Time out of Mind

. September 26, 2014.

To Elizabethans, “Twelfth Night” was a time of mirth and merriment, a festive event marking transitions both agricultural and spiritual—from wintery quiescence to spring awakening, from the joyous celebrations of nativity and epiphany to the rigors of Lenten asceticism. Traditionally held on January 6th (the “twelfth day of Christmas”), it provided an occasion for feasting, sport, and revelry, as well as a temporary release from the rules of everyday life. 

As with many such moments—one might compare our contemporary New Years’ Eve rituals—the holiday provided an opportunity for frivolity as well as reflection, for experimentation as well as examination, for hilarious buffoonery but also a sober accounting of one’s life, station, and relations. 

Romantic Comedy

Shakespeare’s Twelfth Night (ca. 1601), showing at the Arthur Miller Theatre from October 30th to November 2nd, poses such questions amidst the expected witticisms, misapprehensions, and precarious couplings that characterize the playwright’s romantic comedies. It is, of course, a hoot—a rollicking, gender-bending play of remarkable wit and energy. It is also a deeply contemplative piece that traverses a vast emotional landscape. 

 We begin in Illyria, where a debilitating, melancholic hue suffuses the countryside. The reigning authority, Duke Orsino, yearns for Olivia, but the wealthy countess is disinclined to accept his affections. Bearing her own sorrows—a father and brother recently dead—Olivia appears immobilized by grief, having withdrawn from society and its many engagements. 

Secluded within her expansive estate, Olivia has also relinquished household authority, allowing the opposing forces of order and anarchy—embodied in Malvolio, her puritanically priggish steward, and Sir Toby Belch, her enthusiastically inebriated uncle—to compete for domestic control. Here and throughout Illyria, excess has become status quo: it is a world stuck—in too much melancholy, too much hollow revelry, too much self-absorption.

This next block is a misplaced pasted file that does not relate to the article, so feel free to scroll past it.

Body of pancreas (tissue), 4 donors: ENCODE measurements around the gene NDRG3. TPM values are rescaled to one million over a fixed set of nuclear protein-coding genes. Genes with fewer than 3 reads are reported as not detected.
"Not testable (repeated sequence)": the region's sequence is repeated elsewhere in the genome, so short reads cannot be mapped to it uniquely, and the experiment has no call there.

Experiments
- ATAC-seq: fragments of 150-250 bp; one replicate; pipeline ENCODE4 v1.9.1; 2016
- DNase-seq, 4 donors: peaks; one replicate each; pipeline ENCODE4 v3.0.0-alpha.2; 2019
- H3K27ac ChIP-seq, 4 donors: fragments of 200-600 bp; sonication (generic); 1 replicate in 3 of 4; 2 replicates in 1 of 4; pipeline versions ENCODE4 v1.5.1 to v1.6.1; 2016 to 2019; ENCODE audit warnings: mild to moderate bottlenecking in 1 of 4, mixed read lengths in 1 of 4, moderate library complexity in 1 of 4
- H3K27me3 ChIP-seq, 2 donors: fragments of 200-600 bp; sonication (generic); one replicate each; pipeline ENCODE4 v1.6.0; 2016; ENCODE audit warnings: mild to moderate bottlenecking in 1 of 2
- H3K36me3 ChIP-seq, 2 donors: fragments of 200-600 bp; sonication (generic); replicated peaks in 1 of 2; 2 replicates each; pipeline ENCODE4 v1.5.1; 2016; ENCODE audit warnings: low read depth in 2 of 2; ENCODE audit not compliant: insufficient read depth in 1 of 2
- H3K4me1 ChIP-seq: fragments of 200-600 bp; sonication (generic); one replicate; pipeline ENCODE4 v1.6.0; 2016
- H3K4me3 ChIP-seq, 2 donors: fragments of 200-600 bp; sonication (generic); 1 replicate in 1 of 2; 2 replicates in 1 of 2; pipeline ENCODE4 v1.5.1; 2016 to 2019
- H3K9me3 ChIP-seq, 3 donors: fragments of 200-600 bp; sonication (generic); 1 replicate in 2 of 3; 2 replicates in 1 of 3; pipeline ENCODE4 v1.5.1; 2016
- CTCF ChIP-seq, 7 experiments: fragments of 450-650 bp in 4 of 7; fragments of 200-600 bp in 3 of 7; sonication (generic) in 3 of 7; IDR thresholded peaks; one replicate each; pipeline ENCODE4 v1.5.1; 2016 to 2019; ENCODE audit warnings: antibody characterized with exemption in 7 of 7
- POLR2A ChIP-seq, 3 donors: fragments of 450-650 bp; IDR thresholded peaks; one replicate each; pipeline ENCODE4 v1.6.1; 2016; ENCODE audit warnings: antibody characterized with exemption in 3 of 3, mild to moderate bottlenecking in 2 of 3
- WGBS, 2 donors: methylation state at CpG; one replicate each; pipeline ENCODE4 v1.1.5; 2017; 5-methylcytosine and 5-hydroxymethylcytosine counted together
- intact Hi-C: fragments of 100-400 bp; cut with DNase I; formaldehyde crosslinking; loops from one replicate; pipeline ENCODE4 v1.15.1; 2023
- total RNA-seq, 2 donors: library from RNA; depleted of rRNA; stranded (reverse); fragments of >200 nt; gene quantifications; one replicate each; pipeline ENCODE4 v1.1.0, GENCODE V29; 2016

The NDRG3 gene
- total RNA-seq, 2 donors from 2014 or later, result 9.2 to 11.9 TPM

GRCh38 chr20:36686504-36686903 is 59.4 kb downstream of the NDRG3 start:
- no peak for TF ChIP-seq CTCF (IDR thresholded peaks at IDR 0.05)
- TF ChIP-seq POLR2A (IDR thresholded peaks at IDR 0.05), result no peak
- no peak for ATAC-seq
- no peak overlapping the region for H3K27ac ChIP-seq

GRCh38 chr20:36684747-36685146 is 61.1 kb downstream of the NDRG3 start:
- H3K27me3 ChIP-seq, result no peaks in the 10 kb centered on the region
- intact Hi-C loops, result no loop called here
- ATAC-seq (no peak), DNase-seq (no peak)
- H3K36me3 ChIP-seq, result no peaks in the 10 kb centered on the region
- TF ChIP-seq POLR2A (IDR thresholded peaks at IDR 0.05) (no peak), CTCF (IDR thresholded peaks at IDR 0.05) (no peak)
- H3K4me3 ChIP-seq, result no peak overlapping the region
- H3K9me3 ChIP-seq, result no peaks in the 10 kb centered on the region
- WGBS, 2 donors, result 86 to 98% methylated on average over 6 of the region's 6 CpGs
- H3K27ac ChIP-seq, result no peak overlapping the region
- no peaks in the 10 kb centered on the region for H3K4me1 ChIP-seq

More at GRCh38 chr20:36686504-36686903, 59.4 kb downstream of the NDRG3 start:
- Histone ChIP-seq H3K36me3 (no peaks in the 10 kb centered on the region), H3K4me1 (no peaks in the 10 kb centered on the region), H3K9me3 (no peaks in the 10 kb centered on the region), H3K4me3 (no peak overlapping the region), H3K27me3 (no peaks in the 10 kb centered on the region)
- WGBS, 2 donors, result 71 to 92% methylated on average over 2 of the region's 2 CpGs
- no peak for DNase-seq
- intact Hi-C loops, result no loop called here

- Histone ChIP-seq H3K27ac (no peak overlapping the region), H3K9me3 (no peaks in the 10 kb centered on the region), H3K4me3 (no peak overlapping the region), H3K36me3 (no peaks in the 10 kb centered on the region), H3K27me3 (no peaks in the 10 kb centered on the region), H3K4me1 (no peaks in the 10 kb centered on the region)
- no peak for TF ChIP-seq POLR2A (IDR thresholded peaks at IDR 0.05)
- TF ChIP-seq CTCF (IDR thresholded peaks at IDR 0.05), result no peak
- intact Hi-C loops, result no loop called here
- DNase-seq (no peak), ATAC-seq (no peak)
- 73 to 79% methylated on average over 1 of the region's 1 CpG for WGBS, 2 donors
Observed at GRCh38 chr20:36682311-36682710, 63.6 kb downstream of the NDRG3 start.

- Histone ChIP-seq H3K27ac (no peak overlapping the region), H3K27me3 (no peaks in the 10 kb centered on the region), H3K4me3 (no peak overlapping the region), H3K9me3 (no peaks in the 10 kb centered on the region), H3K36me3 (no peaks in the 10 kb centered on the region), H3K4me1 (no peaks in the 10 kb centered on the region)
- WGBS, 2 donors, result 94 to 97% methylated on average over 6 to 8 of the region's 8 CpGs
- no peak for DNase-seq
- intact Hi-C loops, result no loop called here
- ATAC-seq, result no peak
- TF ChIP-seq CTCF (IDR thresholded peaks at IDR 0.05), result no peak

Change arrives in the form of Viola, a shipwrecked matron bearing her own sorrows: separated from a twin brother, Sebastian, she fears him lost at sea. Stranger in a strange land, Viola vests herself in male attire, adopts the moniker “Cesario,” and seeks employment in Orsino’s court. As with many Renaissance transvestite comedies, the decision cheekily winks at Viola’s own dramatic origins: in Shakespeare’s era, this “her” playing a “him” would have been performed by a “him” (boy actor) impersonating a “her” (Viola) imitating a “him” (Cesario). But the disguise also—crucially—catalyzes a range of unpredictable behaviors and desires: Olivia falls for the “boy” Cesario, who falls for aristocratic Orsino, who pines for unattainable Olivia. In a memorable subplot, moreover, the pedantic Malvolio dreams of commanding his mistress’s bed, only to find himself victim of a particularly cruel—albeit uproarious—deception.

Possibility within Change 

The result is a pulsing, exuberant play of identities lost and restored, a tour de force of dramatic energy that mingles sidesplitting humor with melancholy, resentment, and loss. Like the holiday to which its name alludes, Twelfth Night locates possibility within periods of transition and change, veering wildly from farce to pathos. Both party and hangover, the play forces audiences to consider the relation between the two. “It’s as if the comedy,” says director Kat Walsh, “is there to get us through the dark moments.” 

As its revelries unravel, Twelfth Night leads us to deeper, more resonant questions of love, merriment, and pleasure. These include, Walsh suggests, the relations between “love and illusion,” as well as whether “we compromise our values or something within ourselves” in the pursuit of connection. Through its lonely aristocrats and sober stewards, intrepid youths and abandoned friends, foolish knights and witty fools, the play revels in mirthful possibility and play, all while asking us to consider what—or who—we sacrifice in the process. 

Arthur Miller Theatre 

Thursday, October 30th at 8 pm. With additional 8pm performances on Friday and Saturday, followed by a Sunday matinee (2 pm).

Purchase tickets in advance, online (wwa2ct.org) or by phone (734-971-2228). Online ticket sales cease five hours before each performance; remaining tickets can be purchased at the box office beginning
45 minutes before curtain..

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